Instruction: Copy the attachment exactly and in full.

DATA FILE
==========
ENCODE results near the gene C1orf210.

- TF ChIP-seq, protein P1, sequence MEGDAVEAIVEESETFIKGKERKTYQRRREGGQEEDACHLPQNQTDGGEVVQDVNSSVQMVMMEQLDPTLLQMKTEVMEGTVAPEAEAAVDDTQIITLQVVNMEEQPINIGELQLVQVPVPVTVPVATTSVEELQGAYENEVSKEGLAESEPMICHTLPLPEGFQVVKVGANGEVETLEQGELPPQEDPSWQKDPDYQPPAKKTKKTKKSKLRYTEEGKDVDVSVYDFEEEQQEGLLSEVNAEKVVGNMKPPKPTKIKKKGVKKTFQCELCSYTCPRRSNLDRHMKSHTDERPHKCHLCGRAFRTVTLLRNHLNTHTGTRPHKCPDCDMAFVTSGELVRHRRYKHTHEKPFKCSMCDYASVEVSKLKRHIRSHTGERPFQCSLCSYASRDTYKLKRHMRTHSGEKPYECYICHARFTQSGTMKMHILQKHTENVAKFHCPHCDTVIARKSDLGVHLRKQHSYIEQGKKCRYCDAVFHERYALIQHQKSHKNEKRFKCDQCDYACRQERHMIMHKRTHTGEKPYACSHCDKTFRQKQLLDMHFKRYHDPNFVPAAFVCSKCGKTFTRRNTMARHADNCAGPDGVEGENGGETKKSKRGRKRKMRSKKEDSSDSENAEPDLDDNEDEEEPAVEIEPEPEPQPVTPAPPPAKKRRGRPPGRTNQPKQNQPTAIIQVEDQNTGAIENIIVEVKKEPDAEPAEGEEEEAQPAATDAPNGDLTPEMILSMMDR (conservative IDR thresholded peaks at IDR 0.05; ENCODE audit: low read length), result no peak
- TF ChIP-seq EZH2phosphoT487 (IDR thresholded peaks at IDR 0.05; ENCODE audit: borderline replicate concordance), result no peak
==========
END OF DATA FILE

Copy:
ENCODE results near the gene C1orf210.

- TF ChIP-seq, protein P1, sequence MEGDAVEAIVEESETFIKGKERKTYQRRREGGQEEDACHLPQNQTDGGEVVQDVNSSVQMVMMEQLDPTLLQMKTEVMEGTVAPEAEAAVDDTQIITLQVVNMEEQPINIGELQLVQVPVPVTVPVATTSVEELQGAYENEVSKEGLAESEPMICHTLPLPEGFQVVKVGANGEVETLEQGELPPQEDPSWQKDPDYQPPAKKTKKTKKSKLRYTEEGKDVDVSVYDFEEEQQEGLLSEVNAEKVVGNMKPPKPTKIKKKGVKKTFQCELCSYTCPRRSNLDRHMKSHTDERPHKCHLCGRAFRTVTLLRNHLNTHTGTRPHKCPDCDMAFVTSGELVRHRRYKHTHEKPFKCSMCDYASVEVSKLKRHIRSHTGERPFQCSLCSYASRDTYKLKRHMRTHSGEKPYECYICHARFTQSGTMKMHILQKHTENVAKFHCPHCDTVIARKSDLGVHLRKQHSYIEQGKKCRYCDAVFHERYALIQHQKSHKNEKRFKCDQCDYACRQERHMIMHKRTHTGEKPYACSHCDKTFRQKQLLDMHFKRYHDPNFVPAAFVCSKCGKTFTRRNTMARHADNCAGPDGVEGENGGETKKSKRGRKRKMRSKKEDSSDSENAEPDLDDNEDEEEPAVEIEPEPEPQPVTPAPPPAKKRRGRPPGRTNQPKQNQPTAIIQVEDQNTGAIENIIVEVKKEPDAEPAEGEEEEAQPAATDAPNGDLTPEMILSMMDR (conservative IDR thresholded peaks at IDR 0.05; ENCODE audit: low read length), result no peak
- TF ChIP-seq EZH2phosphoT487 (IDR thresholded peaks at IDR 0.05; ENCODE audit: borderline replicate concordance), result no peak